It took five years for Mark Hoffman to see the results of a presentation on why Liberty High School needed a new, million-dollar STEM curriculum. Then, the physics teacher was joined by colleague Beth Guarriello in front of the unconvinced Bethlehem, Penn., Area School Board. Last August, 160 students walked through the door of a newly outfitted high-tech classroom for an introduction to engineering elective course, part of the new Project Lead The Way (PLTW) program.
How did it happen? Hoffman walked us through the process.
First up: convincing the Board it was worth the investment. “This did not take place until the district realized that similar STEM programs were being offered at other local private and charter schools,” Hoffman says. These offerings were attracting the community’s best and brightest away from the school. They then signed a four-year contract with PLTW, one of many ready-set-go curricula designed for public schools.
As the district worked out the funds, some from a local business, the rest from a 5 percent school budget increase, they also hammered out a marketing program.
“It was introduced at the middle school level,” Hoffman shares, with the intent to attract the attention of students—girls especially—who would be enrolled at the high school in the next few years.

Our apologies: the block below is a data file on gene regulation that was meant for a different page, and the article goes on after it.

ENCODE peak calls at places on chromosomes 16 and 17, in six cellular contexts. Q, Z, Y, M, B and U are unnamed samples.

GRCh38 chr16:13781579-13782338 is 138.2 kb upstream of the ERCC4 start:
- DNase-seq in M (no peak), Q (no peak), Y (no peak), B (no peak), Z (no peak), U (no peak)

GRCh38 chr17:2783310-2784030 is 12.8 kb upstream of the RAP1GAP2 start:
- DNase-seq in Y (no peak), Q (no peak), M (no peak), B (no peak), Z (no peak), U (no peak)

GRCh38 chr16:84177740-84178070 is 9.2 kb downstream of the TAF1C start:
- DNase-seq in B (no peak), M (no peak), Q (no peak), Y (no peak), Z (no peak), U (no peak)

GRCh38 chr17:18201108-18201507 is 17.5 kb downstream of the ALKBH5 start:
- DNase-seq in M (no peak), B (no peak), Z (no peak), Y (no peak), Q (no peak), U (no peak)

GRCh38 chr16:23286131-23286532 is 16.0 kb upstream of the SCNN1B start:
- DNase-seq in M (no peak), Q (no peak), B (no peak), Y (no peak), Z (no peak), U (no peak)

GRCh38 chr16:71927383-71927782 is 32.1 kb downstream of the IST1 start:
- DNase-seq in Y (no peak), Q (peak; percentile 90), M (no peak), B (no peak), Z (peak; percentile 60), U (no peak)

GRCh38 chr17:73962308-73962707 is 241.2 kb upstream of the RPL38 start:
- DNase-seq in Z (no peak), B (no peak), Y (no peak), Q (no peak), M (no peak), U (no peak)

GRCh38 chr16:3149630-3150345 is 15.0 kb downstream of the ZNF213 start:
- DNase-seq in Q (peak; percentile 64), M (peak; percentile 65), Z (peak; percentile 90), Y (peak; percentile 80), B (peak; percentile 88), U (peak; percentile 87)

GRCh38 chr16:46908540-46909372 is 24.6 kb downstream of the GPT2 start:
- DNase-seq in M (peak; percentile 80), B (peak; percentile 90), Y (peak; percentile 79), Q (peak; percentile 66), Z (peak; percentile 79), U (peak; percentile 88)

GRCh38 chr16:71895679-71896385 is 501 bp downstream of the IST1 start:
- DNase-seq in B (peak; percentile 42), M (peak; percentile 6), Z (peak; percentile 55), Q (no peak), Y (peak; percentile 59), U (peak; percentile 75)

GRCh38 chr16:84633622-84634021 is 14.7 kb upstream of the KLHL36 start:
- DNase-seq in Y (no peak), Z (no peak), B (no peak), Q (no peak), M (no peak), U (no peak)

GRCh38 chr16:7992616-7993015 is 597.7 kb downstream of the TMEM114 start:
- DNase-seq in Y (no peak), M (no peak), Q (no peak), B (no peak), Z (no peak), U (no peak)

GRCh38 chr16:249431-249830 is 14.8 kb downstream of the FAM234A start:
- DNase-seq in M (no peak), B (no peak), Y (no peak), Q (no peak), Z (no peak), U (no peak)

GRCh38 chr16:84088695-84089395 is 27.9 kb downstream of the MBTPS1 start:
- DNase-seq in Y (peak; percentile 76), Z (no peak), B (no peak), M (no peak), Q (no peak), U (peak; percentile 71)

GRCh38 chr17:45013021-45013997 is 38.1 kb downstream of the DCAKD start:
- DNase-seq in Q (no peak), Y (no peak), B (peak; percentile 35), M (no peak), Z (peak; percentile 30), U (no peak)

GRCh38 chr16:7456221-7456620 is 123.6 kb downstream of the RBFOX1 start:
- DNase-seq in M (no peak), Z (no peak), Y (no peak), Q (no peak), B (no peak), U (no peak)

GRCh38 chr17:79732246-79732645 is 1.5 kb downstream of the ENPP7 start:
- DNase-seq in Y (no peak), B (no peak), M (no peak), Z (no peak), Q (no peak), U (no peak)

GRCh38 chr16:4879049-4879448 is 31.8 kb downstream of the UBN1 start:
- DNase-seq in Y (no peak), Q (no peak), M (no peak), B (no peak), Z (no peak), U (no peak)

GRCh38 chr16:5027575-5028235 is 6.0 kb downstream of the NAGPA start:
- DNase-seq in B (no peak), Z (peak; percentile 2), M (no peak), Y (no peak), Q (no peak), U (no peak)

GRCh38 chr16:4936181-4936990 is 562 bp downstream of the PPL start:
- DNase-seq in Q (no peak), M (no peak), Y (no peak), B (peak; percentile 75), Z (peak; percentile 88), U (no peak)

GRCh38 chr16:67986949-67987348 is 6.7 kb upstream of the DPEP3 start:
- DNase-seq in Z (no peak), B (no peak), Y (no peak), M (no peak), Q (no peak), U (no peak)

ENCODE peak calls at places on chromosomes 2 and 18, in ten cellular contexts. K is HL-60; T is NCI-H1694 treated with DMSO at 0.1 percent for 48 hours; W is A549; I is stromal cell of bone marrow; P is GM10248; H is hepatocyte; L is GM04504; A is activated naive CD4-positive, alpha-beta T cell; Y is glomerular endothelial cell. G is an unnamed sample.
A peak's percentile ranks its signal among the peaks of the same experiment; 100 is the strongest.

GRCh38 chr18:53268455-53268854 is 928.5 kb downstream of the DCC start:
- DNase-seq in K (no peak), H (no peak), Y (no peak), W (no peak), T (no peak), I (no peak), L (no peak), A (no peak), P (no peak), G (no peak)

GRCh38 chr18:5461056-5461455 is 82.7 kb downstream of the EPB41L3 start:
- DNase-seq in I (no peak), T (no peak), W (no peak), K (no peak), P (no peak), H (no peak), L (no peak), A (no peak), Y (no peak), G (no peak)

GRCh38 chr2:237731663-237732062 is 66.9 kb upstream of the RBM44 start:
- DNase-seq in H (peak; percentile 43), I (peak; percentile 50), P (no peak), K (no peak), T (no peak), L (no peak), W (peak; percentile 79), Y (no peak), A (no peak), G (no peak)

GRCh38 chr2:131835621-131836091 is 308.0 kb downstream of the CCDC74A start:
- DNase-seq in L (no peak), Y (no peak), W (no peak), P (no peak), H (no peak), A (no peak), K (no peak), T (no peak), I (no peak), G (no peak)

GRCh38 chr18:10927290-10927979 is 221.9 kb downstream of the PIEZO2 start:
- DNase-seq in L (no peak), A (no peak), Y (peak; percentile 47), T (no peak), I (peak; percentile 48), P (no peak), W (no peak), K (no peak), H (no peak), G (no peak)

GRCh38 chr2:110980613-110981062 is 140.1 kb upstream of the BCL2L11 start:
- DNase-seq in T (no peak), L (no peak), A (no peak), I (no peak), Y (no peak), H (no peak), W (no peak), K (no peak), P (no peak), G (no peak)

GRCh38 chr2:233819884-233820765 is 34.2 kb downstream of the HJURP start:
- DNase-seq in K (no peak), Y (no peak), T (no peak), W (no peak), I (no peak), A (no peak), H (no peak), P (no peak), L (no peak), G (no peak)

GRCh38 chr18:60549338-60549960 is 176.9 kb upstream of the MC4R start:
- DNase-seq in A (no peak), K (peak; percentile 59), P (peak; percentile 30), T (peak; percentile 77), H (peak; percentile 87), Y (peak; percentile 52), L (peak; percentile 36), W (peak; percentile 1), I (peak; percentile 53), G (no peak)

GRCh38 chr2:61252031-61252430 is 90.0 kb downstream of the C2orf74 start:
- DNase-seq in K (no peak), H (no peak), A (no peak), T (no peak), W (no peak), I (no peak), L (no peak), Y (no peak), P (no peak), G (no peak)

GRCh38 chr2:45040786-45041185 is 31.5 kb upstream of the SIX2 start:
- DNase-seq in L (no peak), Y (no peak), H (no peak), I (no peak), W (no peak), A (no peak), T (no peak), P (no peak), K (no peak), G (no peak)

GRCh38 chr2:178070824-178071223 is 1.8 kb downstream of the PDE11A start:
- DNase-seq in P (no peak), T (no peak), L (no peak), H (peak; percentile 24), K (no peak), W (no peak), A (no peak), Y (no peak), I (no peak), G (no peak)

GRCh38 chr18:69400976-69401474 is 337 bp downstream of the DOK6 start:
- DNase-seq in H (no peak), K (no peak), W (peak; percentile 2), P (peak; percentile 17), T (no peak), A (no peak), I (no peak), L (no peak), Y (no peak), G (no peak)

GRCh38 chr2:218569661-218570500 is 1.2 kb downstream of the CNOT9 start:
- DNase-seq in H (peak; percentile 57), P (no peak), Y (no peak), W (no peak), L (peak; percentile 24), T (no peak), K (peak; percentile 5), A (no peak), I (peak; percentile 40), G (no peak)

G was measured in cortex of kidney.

Space was allocated for the new computer lab and conference area, which would be set aside for group work. PLTW provided a spreadsheet of all materials, parts, and equipment the district would need to support the new curriculum.
This past summer, prior to the launch of the engineering classes, Hoffman says, three teachers trekked to Bucknell University for a two-week engineering boot camp. Guidance counselors were also educated about the program so that they could better assist students as they registered for classes. This fall, the school offered six sections of the introduction to engineering course. Though mainly freshman are enrolled in it, it was open to anyone who had an interest in the subject.
Next year, he says, “Liberty High School will also offer a bio-medical program through PLTW…and plans are being put into place to offer courses in mechanical and aeronautical engineering, and digital electronics.”
For Liberty, and for students across the U.S., the introduction of programs like PLTW is a huge step forward.
“It provides high school students with exposure to design principles, experience with 3-D modeling software, and problem solving skills, that will give them an advantage in college, over those students enrolled in engineering that were not exposed to these programs in high school,” Hoffman tells us. “In addition, by exposing students to STEM programs at the high school level, students will have an opportunity to see whether engineering is the right career field for them, and will be in a better position to make career choices when they are in college.”
For those districts not yet offering similar programs, Hoffman urges teachers to talk up technology summer camps offered by local colleges as well as state-funded Governor’s Schools to students with an aptitude or interest in the possibilities of STEM. And to bring science, tech, engineering, and math to your classroom right this second, why not start a STEM club? Here’s how!
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